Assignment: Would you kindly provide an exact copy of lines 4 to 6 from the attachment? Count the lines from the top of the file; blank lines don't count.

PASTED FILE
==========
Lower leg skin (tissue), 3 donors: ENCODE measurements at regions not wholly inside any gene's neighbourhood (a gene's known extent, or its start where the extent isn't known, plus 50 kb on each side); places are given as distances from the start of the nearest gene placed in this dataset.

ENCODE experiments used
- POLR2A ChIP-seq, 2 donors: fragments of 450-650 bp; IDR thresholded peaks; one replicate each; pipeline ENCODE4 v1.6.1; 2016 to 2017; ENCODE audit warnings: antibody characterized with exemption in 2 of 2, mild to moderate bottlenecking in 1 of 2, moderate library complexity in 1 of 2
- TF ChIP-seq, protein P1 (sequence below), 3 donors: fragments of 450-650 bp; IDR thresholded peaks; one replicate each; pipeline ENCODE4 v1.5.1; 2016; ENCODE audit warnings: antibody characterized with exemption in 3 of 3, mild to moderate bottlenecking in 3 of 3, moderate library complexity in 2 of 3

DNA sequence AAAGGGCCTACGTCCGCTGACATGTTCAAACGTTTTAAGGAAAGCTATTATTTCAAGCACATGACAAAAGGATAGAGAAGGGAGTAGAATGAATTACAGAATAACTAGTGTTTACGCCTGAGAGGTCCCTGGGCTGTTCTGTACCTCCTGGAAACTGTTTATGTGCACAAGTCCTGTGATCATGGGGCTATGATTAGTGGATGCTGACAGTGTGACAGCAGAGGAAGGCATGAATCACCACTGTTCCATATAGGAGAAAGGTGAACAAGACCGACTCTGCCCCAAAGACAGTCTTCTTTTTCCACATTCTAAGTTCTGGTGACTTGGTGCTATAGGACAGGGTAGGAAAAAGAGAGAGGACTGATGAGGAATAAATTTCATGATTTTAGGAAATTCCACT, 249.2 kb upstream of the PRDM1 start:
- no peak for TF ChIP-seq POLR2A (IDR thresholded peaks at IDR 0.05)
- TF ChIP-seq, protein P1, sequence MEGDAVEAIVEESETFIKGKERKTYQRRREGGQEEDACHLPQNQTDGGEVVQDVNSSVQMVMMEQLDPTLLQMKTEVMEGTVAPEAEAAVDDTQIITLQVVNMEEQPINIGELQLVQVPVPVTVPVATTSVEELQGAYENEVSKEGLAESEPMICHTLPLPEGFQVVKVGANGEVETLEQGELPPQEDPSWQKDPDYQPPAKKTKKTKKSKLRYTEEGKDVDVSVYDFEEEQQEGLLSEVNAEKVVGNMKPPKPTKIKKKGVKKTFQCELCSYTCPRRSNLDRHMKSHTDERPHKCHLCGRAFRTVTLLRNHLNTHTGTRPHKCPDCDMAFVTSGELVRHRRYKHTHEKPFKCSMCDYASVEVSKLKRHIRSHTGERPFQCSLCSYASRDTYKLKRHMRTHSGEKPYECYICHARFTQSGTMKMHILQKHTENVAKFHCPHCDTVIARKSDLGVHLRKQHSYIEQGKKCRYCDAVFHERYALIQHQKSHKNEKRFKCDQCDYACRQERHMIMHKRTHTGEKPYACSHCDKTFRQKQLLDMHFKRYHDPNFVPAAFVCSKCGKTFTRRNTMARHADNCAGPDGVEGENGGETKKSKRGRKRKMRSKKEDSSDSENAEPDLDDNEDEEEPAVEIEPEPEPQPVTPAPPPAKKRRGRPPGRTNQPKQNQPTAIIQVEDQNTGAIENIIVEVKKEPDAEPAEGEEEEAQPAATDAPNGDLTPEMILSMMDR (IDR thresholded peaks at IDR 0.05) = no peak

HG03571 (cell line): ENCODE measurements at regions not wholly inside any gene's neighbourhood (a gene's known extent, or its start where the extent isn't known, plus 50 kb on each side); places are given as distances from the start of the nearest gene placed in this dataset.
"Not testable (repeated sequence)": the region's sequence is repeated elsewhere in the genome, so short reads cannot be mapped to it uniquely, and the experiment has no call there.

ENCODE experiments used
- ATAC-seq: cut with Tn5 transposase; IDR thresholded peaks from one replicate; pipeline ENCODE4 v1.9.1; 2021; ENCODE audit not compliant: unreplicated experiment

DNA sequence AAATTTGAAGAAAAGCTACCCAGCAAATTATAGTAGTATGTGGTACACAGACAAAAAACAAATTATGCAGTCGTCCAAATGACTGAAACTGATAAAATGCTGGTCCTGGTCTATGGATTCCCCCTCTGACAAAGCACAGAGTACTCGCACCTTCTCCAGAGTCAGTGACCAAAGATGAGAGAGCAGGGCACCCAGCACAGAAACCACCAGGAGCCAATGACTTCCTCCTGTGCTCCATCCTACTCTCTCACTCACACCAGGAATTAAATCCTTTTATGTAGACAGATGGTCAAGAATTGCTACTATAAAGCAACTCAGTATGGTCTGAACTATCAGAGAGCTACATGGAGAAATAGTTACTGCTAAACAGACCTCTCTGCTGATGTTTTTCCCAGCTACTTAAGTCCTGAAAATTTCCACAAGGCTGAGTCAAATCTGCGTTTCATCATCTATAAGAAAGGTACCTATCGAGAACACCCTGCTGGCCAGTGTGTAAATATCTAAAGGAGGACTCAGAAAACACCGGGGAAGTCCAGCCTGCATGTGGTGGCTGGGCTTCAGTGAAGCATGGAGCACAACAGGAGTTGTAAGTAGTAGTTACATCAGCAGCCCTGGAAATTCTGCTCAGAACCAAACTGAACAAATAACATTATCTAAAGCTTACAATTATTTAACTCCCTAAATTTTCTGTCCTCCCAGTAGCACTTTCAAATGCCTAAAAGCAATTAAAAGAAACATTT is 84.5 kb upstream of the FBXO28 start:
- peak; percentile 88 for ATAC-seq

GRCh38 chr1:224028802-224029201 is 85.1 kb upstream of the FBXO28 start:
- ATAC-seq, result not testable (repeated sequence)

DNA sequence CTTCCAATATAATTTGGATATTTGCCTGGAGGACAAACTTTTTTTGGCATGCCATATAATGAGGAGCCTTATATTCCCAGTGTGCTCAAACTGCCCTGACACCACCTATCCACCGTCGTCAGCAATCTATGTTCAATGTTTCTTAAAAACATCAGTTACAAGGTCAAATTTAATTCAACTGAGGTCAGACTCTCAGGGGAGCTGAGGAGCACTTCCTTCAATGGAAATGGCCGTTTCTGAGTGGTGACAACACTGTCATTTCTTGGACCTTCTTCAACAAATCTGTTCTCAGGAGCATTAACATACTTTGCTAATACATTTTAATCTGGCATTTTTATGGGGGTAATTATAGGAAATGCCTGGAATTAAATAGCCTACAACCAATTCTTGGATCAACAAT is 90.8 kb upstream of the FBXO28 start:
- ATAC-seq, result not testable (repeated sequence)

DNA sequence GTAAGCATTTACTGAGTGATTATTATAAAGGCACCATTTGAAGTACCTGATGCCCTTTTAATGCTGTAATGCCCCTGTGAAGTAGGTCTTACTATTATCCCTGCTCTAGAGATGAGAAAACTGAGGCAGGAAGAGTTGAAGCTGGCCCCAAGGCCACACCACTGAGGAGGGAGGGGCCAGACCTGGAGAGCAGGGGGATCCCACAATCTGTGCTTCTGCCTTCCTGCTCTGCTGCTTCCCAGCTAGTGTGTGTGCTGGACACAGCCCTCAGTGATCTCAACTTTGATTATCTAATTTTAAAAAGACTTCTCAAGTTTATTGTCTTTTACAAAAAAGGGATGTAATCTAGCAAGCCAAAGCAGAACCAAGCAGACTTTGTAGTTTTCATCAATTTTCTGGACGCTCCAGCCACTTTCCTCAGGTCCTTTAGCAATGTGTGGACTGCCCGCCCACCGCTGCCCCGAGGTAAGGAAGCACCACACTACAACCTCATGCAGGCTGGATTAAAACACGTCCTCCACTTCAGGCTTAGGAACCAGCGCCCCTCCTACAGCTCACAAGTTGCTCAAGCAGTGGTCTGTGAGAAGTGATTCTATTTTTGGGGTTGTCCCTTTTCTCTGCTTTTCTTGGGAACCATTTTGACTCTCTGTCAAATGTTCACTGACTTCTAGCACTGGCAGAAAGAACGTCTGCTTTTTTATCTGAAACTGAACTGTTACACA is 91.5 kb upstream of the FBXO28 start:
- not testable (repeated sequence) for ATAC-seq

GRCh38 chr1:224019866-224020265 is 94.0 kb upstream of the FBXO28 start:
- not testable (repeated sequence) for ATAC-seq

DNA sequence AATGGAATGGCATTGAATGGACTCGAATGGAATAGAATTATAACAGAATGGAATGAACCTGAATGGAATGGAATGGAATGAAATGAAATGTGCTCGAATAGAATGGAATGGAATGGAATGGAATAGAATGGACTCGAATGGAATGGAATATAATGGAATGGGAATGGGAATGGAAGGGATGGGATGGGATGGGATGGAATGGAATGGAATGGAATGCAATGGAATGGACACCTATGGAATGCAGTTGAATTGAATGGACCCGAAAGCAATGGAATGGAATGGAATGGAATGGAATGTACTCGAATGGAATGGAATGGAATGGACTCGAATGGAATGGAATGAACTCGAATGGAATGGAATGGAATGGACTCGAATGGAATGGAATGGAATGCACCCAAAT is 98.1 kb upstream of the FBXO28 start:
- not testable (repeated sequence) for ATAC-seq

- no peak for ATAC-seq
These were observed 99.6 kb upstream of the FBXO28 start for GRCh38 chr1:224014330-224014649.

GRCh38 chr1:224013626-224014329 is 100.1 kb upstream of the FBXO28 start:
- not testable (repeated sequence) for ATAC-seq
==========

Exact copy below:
- TF ChIP-seq, protein P1 (sequence below), 3 donors: fragments of 450-650 bp; IDR thresholded peaks; one replicate each; pipeline ENCODE4 v1.5.1; 2016; ENCODE audit warnings: antibody characterized with exemption in 3 of 3, mild to moderate bottlenecking in 3 of 3, moderate library complexity in 2 of 3

DNA sequence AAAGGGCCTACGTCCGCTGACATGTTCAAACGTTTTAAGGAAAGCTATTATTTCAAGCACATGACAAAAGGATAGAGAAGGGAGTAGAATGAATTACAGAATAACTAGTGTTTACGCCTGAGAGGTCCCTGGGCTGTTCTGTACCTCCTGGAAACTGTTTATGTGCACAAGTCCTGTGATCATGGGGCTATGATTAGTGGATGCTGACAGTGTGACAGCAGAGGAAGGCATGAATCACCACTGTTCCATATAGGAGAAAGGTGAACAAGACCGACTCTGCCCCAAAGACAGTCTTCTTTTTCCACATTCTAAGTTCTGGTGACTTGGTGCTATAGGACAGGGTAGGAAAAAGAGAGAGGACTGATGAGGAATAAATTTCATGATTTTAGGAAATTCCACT, 249.2 kb upstream of the PRDM1 start:
- no peak for TF ChIP-seq POLR2A (IDR thresholded peaks at IDR 0.05)